When: Sat. Nov. 12, 2016; 12 p.m. ET
Where: West Lafayette, Ind.; Ross-Ade Stadium (57,236)
All-Time Series: Purdue leads 50-29-1
Last Meeting: Northwestern won 21-14 (2015)
Line: Northwestern (-13.5)
Momentum is a funny thing in the course of a football season. With just one game every week, teams build momentum simply by winning. Everything is great when they win and everything is bad when they lose.
The three weeks where Northwestern’s offense was humming and pushing the pace, spreading the ball around to different receivers was a time when Northwestern seemed like it could stand up to the world. The team did against Ohio State for four quarters.
Then they lost at Columbus. Then their offense got dominated against the Badgers. And the doubt creeped in. This was a team that scored only seven points against Illinois State in Week Two after all. That team still exists as inefficient and one dimensional as a team can be.
Wisconsin brought that back out. In one week, the good feelings and confidence engendered in a month were seemingly wiped away. And only questions remain.
How will the Wildcats respond?
The Boilermakers have had to answer that question too at various points this season. Purdue fired Darrell Hazell and had to rally around their new identity. Whatever that was. Purdue has found some offensive life again, but continues to give up a lot defensively. Interim coach Gerad Parker has yet to pick up his first win.
Purdue has found an offensive identity and can keep pace with defenses with clear weaknesses. That is the Boilermakers’ new lot in life. Purdue is still trying to eke out something for this season and give some hope for whatever the team’s future holds.
1 Burning Question: Who is going to stop the pass?
Both Purdue and Northwestern have slowly developed into strong passing teams. It is where both teams have found some strength heading into the final weeks of the season.
It is also the one thing neither can defend.
Northwestern gives up 260 passing yards per game and is down a ton of cornerbacks. Their young secondary usually plays off receivers, hoping to rally to the ball to make stops. It can become easy to pick up chunks of yards if offenses stay patient underneath.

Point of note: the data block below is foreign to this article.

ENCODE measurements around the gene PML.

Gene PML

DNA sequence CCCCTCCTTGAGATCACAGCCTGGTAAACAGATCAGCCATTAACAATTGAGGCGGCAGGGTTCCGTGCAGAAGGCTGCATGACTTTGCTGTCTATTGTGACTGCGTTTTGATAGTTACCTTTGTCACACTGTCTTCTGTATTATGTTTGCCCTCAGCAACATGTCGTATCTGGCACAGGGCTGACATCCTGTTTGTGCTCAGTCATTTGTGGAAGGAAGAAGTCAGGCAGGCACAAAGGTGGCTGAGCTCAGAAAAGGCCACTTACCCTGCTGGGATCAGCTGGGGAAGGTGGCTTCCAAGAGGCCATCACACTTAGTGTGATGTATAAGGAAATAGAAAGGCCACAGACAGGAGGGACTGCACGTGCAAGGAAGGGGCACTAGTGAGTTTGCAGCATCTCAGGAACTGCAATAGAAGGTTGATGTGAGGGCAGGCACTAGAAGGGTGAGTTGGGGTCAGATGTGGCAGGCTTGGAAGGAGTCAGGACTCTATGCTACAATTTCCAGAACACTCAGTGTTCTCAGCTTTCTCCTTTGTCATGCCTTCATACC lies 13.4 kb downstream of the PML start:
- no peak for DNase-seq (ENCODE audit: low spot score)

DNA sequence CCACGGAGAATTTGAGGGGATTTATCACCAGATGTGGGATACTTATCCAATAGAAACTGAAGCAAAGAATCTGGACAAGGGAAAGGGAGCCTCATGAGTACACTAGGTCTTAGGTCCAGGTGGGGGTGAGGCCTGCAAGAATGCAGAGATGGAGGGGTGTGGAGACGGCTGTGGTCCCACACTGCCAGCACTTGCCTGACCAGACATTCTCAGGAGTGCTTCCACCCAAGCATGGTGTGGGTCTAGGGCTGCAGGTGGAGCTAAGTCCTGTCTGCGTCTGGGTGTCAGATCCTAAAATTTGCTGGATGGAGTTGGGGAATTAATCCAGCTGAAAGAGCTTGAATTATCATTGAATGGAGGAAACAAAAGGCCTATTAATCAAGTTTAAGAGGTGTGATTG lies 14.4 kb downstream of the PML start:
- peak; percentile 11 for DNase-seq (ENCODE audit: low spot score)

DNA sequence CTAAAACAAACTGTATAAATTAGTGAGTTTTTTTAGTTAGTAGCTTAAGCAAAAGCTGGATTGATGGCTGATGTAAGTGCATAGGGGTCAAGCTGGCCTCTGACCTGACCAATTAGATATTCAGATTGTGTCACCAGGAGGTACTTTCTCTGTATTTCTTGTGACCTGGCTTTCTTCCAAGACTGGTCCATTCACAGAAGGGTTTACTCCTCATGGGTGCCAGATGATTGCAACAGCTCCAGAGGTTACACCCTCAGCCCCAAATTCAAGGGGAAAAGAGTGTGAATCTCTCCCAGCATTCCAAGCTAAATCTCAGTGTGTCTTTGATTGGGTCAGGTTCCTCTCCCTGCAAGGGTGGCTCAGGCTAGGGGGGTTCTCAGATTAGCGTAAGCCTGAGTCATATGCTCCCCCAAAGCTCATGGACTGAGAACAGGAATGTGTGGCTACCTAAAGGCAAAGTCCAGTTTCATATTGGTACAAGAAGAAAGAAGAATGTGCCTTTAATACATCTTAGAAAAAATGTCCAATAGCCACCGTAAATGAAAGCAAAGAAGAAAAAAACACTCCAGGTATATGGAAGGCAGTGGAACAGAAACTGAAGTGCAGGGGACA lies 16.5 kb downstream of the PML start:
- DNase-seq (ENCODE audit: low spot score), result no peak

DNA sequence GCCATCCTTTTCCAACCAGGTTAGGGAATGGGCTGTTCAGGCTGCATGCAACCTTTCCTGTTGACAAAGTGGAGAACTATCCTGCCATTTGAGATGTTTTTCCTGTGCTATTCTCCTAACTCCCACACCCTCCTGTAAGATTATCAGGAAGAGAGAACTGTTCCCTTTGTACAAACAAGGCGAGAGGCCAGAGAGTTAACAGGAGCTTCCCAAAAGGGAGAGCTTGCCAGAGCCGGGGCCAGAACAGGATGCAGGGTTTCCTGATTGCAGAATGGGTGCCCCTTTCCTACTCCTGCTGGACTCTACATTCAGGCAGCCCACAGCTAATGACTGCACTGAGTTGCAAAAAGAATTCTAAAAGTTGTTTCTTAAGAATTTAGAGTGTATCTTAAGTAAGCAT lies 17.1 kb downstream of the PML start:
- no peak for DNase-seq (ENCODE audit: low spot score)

Purdue too gives up 203 passing yards per game. The Boilermakers gave up 231 passing yards to the Golden Gophers in a loss. They have the 97th best passing defense in the country according to Football Outsiders.
And no one has stopped Austin Carr this year — not even Wisconsin.
The Wildcats will have better run balance and try to tear up the Boilermakers’ run defense. It is likely the difference in the game. But this is also a chance for Clayton Thorson to gain some confidence.
Northwestern will have to get a good pass rush and speed up David Blough to protect their ailing secondary and keep Purdue’s score low.
2 Key Stats
–43.7: That is the number of pass attempts Clayton Thorson has thrown in conference losses this year. In wins, he has thrown 36 per game. The Wildcats cannot win without Thorson being accurate. But they also struggle to win when he has to throw the ball too much. Purdue’s run defense is porous and so the Wildcats should be able to keep that number down.
–359.8: That is the average passing yards for Purdue quarterback David Blough in the last four games, since Hazell was fired. Blough has really begun to blossom into a strong quarterback, throwing for 13 touchdowns and four interceptions. Purdue’s offense certainly has picked up since that time. But the Boilermakers also have not won a game yet.
3 Key Players
–Justin Jackson (Northwestern RB): Justin Jackson was quiet in the loss to Wisconsin. In fact, Northwestern almost went completely away from him. He rushed just 13 carries for 42 yards. It was his second straight game with fewer than 20 carries. To say the least, Northwstern is better when its All-Big Ten running back gets the ball. Expect a steady diet Saturday.
–DeAngelo Yancey (Purdue WR): The Boilermakers are not going to be afraid to pass. And against Northwestern’s weakened secondary, who could blame them? DeAngelo Yancey will be the primary target. He has 683 yards on 34 catchese, averaging more than 20 yards per catch. His big play ability will be something Northwestern has to watch for.
–Joe Gaziano (Northwestern DE): Ifeadi Odenigbo has stolen all the headlines, but Gaziano has been a workhorse coming from the other edge with some big hits and sacks of his own. After two weeks going up against Ohio State and Wisconsin in back-to-back weeks, the Northwestern defensive line could be hungry to get back on track. Gaziano will gladly take the hole opened up from the attention Odenigbo is given.
4 Staff Predictions
Andy: Northwestern 31-21
Dave: Northwestern 45-24
Phil H.: Northwestern 34-30
Philip R-R: Northwestern 34-24
Zach: Northwestern 28-20